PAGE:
Why is the government continuing to break the law and what is it trying to hide?
View Carla Qualtrough Profile
Lib. (BC)
View Carla Qualtrough Profile
2019-06-05 15:12 [p.28586]
Mr. Speaker, our goal is to provide Canadians, including media, with timely, factual information, while ensuring sensitive information remains protected. I directed my department to ensure that we provide accurate information regarding ongoing conduct with industry partners, while ensuring the privacy of all individuals who deal with my department is respected.
View Steven MacKinnon Profile
Lib. (QC)
View Steven MacKinnon Profile
2019-06-04 16:18 [p.28510]
Mr. Speaker, for those watching, I would like to say that we just heard our colleague from Bruce—Grey—Owen Sound say farewell. I would certainly like to join the other members of the House in thanking him for his service to Canadians.
Today, I am speaking to my constituents in Gatineau, a number of whom have been through quite a lot in recent years, including tornadoes and flooding. These last four years, we have made tremendous progress together under this government. I am of course referring to the Canada child benefit, which, in Gatineau alone, has put over $6 million in tax-free cash back into the pockets of parents every month. Furthermore, with summer fast approaching, students are working hard and benefiting from the fact that we doubled funding for summer jobs. We also brought back order, respect and stability to our public service, which had important needs to meet, challenges to face and growth to achieve given this government's ambitions.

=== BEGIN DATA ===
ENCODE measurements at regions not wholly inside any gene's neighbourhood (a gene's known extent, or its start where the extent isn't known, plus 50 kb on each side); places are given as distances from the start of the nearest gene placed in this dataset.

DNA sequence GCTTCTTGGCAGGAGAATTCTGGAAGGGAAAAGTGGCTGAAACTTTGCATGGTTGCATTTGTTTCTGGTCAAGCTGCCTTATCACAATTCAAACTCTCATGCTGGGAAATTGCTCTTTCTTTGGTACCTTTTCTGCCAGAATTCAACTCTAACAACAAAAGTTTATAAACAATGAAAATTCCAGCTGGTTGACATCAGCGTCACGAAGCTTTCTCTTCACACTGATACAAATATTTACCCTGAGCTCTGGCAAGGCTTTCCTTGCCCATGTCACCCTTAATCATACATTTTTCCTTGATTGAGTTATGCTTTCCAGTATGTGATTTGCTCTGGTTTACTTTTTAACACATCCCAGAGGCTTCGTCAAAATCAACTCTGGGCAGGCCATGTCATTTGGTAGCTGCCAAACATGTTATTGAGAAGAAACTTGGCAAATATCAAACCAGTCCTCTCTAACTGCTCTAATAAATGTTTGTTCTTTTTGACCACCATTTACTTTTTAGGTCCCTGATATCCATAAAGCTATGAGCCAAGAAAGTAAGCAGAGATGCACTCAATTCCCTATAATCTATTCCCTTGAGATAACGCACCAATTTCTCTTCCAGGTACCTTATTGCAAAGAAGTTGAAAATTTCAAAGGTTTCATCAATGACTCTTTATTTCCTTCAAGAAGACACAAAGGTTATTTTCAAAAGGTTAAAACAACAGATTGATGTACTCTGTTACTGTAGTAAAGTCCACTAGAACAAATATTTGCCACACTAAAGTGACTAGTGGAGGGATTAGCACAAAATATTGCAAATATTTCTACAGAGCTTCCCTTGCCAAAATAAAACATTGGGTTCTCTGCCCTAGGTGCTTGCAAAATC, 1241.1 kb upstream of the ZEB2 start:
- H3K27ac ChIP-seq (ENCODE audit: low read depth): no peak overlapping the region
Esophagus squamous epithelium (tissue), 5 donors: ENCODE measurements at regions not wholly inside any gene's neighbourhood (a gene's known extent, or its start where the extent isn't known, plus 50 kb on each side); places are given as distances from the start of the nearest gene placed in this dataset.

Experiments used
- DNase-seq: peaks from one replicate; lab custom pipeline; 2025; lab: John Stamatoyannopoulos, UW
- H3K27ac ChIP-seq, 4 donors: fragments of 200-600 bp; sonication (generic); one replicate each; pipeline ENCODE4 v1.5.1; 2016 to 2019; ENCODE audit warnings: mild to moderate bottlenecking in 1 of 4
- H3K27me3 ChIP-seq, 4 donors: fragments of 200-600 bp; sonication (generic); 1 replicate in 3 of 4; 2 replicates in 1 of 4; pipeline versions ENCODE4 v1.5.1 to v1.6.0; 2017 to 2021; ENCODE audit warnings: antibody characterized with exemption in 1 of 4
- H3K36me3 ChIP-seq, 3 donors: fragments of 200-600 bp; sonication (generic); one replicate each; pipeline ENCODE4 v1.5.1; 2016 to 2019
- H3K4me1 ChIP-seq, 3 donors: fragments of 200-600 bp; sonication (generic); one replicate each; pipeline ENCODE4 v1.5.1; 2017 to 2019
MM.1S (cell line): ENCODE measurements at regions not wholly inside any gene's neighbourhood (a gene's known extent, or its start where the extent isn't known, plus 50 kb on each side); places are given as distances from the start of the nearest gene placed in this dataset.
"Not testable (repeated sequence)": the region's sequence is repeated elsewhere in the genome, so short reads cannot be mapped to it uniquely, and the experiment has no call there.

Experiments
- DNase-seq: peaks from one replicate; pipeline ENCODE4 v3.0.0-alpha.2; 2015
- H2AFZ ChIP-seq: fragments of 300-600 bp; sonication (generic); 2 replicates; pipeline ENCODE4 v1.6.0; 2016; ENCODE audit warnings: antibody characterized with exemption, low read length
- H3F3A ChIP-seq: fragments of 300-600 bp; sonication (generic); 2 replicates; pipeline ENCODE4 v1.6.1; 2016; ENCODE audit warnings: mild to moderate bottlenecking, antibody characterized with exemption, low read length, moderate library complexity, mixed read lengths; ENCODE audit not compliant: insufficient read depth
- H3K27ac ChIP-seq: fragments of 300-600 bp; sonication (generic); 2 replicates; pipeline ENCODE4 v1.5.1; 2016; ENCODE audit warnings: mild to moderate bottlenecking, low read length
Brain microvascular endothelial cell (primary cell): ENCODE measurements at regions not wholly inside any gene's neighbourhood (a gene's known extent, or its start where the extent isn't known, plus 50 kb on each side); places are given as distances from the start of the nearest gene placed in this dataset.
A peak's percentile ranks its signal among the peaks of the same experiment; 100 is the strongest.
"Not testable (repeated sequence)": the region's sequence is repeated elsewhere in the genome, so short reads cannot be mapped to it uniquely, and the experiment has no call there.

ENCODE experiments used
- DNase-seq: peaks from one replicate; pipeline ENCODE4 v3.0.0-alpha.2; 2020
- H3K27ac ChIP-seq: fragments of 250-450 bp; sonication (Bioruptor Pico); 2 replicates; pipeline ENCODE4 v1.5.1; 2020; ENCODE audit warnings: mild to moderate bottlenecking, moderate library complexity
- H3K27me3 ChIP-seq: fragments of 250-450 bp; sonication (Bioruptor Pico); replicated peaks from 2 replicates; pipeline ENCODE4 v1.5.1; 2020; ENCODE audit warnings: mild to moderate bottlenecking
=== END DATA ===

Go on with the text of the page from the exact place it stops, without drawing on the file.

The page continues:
I could have talked about any of those things, which were all of great benefit to the people of Gatineau. However, I want to focus on two or three of the innovative measures set out in this budget that I care about, both as the Parliamentary Secretary to the Minister of Public Services and Procurement and as the member for Gatineau.
This budget implementation bill explores new opportunities for entrepreneurs. Gatineau is home to many construction companies and tradespeople. Every year, these people build houses and office buildings, thereby enabling the Government of Canada to continue its work through federal construction projects. We owe a great deal to the people of Gatineau who work hard and use their hands and their heads to help us build the infrastructure the Government of Canada needs.
This budget implementation bill will enshrine the prompt payment principles in law. We worked with some of our colleagues, including the member for Humber River—Black Creek, the member for King—Vaughan and many others, to follow the lead of some of the provinces, including Ontario, that have legislated to ensure that the contractors working on major construction projects, the subcontractors, the subcontractors' subcontractors and all those who are part of the supply chain get paid on time in accordance with the terms of their contract. That means that suppliers will be paid, materials will be paid for and everything will be done in a smooth and orderly fashion in accordance with the principles of justice, transparency and fairness. These are Canadian values, Liberal values, that I believe we should all support.
This is a major modernization in the management of our construction projects. This principle aims to ensure that a formal contract award process can be launched in the event that an agreement cannot be reached with the contractor. This very fast and inexpensive process will ensure that subcontractors, and by extension their employees, such as trades people and construction workers, for example, are paid in accordance with current standards and their contractual terms.
The Government of Canada is proud to be taking a leadership role. Public Services and Procurement Canada is now acting as an administrator. We have provided this leadership through a 14-point plan and the new legislative measure in the Liberal government's fourth budget. We are proud to be ensuring timely payments in the construction industry.